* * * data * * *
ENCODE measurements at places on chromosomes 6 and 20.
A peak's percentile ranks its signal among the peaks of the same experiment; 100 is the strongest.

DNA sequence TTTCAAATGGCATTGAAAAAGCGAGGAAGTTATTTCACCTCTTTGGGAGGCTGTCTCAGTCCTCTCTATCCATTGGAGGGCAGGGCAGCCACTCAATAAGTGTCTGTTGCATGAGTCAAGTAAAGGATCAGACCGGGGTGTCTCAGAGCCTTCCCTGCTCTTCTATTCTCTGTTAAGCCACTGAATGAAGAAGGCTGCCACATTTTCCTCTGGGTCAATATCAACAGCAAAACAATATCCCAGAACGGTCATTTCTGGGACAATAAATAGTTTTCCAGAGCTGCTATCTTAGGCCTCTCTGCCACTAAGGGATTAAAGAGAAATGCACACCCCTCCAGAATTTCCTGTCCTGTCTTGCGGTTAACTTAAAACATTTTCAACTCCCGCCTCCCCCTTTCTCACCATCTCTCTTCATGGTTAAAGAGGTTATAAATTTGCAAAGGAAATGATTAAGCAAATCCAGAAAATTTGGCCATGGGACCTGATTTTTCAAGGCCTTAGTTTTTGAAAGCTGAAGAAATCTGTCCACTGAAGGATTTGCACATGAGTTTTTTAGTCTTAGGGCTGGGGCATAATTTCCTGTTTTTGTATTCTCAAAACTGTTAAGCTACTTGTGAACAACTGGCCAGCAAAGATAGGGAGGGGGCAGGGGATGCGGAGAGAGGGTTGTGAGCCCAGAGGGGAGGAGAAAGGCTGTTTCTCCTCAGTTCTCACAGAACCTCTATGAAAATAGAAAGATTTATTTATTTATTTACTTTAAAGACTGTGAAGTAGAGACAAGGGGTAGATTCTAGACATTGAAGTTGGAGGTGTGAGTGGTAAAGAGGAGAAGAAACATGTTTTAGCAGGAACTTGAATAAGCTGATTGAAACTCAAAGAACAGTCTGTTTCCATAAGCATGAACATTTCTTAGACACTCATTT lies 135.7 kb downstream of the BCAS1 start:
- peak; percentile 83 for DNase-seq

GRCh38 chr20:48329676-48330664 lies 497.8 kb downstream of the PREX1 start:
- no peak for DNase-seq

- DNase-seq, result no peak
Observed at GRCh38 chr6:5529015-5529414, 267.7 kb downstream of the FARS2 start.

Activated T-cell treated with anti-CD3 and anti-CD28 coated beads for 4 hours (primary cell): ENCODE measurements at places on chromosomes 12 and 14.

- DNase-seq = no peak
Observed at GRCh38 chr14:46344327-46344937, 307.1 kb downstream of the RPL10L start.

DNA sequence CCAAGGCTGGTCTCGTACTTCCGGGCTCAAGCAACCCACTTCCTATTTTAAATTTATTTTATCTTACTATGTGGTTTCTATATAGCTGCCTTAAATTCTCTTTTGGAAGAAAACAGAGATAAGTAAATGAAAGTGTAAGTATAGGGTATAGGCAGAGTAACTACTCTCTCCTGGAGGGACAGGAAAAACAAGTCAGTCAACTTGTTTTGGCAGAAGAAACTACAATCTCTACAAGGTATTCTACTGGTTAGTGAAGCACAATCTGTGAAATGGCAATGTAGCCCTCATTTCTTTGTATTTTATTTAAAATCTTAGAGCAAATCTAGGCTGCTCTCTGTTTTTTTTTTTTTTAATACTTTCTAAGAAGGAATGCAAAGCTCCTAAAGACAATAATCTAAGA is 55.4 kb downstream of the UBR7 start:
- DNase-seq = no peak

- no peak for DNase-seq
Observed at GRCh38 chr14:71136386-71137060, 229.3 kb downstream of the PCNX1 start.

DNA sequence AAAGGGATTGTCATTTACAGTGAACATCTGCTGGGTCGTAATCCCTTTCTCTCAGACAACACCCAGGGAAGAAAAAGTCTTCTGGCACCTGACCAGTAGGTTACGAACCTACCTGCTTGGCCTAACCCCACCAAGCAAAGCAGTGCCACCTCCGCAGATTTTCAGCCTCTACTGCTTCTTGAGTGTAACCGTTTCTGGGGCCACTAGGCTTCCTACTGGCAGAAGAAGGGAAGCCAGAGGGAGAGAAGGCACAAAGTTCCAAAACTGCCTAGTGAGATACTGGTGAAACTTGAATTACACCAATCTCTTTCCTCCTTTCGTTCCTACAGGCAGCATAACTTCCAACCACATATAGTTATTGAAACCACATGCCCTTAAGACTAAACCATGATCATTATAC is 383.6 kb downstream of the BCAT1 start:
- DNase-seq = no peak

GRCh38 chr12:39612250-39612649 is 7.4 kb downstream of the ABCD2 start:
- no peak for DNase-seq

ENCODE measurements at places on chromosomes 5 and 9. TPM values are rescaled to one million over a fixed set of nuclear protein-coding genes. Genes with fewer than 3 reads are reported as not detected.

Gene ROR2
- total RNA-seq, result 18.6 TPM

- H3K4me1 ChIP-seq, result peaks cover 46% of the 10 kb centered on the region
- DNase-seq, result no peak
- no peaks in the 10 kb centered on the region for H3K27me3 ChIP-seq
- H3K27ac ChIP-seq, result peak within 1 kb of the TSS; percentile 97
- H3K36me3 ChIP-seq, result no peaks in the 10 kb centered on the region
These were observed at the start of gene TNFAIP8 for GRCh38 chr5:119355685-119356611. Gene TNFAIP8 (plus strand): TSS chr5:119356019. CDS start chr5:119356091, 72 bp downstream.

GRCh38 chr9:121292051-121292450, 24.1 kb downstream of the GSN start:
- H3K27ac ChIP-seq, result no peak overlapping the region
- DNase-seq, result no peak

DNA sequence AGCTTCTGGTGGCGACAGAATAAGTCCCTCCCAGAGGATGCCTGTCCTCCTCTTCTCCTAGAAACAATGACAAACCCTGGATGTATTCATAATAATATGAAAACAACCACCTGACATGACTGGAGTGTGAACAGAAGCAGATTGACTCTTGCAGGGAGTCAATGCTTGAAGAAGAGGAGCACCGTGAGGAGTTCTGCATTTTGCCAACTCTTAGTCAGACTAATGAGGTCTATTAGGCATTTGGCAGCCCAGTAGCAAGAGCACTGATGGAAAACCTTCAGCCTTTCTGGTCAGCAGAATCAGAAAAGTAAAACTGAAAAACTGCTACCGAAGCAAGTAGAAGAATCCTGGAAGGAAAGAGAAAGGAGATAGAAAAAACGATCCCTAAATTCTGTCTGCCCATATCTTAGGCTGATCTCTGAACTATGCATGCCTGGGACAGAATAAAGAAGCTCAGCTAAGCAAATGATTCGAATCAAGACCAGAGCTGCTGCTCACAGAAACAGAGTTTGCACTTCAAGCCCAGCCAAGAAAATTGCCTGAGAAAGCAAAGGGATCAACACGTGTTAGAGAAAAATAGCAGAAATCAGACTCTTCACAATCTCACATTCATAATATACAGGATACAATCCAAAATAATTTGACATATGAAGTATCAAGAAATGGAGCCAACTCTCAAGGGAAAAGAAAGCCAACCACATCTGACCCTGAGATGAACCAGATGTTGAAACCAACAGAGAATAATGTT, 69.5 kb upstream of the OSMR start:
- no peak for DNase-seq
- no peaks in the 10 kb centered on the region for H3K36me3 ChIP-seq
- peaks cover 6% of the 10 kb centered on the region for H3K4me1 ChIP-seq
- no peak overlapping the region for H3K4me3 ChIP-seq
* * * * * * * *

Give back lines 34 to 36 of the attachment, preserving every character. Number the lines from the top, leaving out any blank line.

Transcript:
- no peaks in the 10 kb centered on the region for H3K36me3 ChIP-seq
- peaks cover 6% of the 10 kb centered on the region for H3K4me1 ChIP-seq
- no peak overlapping the region for H3K4me3 ChIP-seq